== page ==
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One of the great things about working in a global organization is having the opportunity to speak to colleagues around the world about their Life at SAP. I recently had the opportunity to speak to a group of women from all careers levels in the Nordics region about their careers, and what drives them. One of those women was Iben Tarp, who went from SAP user to SAP employee.

“I grew up in a suburb north of Copenhagen in a very traditional family with mom, dad and 3 younger siblings. After high school I went to the University of Copenhagen and graduated with a Masters in Theology. I am now based a little closer to Copenhagen with my husband and three children under the age of 12.

I learned about SAP during my time as a student via my job as a service desk agent for a Nordic oil and gas company. They were rolling out SAP R/3 and I was asked to become a super-user. I was very excited about the whole process of mapping business process to a standard ERP system whilst learning what a difference it made in our daily work in terms of efficiency and optimization. It fascinated me that a piece of software could made such a difference to how you run your business, and to what extent it optimizes and improves engagement with customers.

After University I was keen on getting involved in the software/ERP industry. I had some difficulty justifying my educational background to the ERP business but I finally got employed at IBM in their SAP Service organization working as an SAP consultant. I soon realized that I wanted to get closer to the actual core product. I applied to SAP because their strategies and visions for the portfolio and platform were so ambitious and exiting that I had to be part of it and get closer to the people responsible for the different products.”

Fast forward 14 years and Iben is now a Sales Executive with SAP Customer Experience in Denmark with the responsibility of enabling companies to engage their customers by bringing sales, service, commerce and social together.

Outside of work, Iben strives to ensure she has a good work-life balance.

I think you need to take a proactive approach to “demand” your portion of work-life balance. If you do not prioritize your own time you could easily work and travel 24/7. I am conscious about planning my time and sometimes I turn down work activities/events. Of course, I never compromise business critical events, actions or closing. I do work 80 hours a week during closing, an RFP process or because a customer has a critical issue. But I do also opt out work related activities proactively because I need to spent time with my family, I need time for running, to work out and I need time with my friends. It’s a prioritization I do myself – it’s not something my manager interferes with or micro manages me to do. It’s my job- it’s my responsibility – and I like that approach.”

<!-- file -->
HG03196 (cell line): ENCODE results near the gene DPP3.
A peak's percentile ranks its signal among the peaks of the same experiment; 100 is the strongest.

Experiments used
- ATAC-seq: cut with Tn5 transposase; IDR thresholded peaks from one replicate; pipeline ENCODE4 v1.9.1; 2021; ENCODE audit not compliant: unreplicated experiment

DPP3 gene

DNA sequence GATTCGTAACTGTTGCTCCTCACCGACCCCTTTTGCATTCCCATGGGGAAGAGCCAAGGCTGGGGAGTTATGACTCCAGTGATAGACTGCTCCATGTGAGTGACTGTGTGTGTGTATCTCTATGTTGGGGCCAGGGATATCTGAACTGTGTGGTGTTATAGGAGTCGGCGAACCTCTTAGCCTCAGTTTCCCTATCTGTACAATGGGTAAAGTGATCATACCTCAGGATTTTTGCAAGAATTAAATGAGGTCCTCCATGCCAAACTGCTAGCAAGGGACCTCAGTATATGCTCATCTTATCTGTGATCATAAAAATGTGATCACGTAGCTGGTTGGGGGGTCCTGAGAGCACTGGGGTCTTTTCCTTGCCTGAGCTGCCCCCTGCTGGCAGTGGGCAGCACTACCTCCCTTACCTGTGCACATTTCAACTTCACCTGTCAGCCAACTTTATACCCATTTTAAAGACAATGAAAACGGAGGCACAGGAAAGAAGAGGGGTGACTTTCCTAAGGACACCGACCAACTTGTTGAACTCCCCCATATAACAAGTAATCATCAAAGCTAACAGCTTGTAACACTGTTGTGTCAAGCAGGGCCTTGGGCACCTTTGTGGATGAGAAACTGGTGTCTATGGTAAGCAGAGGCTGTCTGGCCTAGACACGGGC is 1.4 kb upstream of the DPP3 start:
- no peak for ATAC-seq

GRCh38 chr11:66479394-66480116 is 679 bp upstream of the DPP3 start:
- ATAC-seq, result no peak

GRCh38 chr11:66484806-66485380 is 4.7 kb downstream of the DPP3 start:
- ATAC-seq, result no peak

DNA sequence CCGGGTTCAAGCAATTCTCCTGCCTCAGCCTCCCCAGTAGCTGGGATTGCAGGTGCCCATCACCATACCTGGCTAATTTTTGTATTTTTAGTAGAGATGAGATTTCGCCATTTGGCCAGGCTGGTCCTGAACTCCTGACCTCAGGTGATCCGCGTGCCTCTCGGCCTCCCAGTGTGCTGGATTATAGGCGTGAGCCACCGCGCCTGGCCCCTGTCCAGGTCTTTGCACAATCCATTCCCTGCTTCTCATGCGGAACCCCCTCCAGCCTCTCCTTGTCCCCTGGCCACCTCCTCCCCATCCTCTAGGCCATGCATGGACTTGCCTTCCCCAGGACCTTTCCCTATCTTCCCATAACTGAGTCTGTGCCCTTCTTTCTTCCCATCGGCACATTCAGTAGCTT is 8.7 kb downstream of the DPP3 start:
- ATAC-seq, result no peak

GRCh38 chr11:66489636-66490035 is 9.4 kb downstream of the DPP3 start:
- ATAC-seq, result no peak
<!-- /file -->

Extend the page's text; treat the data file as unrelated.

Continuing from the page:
Iben credits the SAP culture for making this possible:

“I love the combination of a performance culture in sales and the team sprit you experience. I think we have a great knowledge-sharing culture. I am highly motivated an inspired in an atmosphere that buzzes with ‘urgency’ and ‘a must win attitude’.

I also really appreciate the fact that I have never, in my 14 years with SAP, been micro-managed. No one tells me where or when to do my job; no one questions what I did yesterday or why I left at 14:00; as long as I deliver on my budget and on my promise. My family life (especially the logistics of bringing up kids) would never be doable if I was to sit in an office 8-hours a day.”

It hasn’t all be simple for Iben though:

“I remember when I started at SAP at the age of 27 I was often meet by customers’ perceptions that I was a very unexperienced, junior. Based on my young appearance they thought I was just out of high school. Also, in parallel with being a consultant I also conducted SAP standard courses. The participant fees for these courses were tremendously expensive and then I stepped in looking like an 18-year-old! Participants confronted my directly about my age and background and I really took it in negatively and I felt that I was always in on the offensive.

My manager at that time was key. He backed me up and said that of course I was junior, but I was perfectly capable of doing my job. “Ignore them” he said “it’s their issue. Concentrate on delivering a world-class training”. This positive support from my manager meant I learned how to grow in my role and how not to devaluate my own professionalism because people that do not know me had a biased view of me.”

Iben’s positive attitude and self-management has been key to her development at SAP.

“Personally, I am not the type who has a detailed plan for the next 12-months and an outlined plan 5-years ahead. I do what I feel like and when I get bored I find new challenges. I do not care about titles or promotions. SAP has allowed me to seek new challenges whenever I got stuck or felt “trapped” in a role. Through moving from consultancy, to service sales and finally to software sales I have realized that I have found my sweet spot at SAP.”

So what has kept Iben at SAP after 14 years? Is it just the career development and internal mobility?

“For me, the reason I am still sat SAP after all this time is because we are more than just a software company. We innovate with purpose, and since 2015 have been supporting the 17 global UN goals. On a personal level, in addition to my sales role, I have taken the responsibility of leading our Customer Experience Diversity and Inclusion Council  to change the way we engage both internally and with our customers – which in turn helps to make the world run better.”

If Iben’s words have inspired you to explore a career at SAP you can see all our vacancies here.

 

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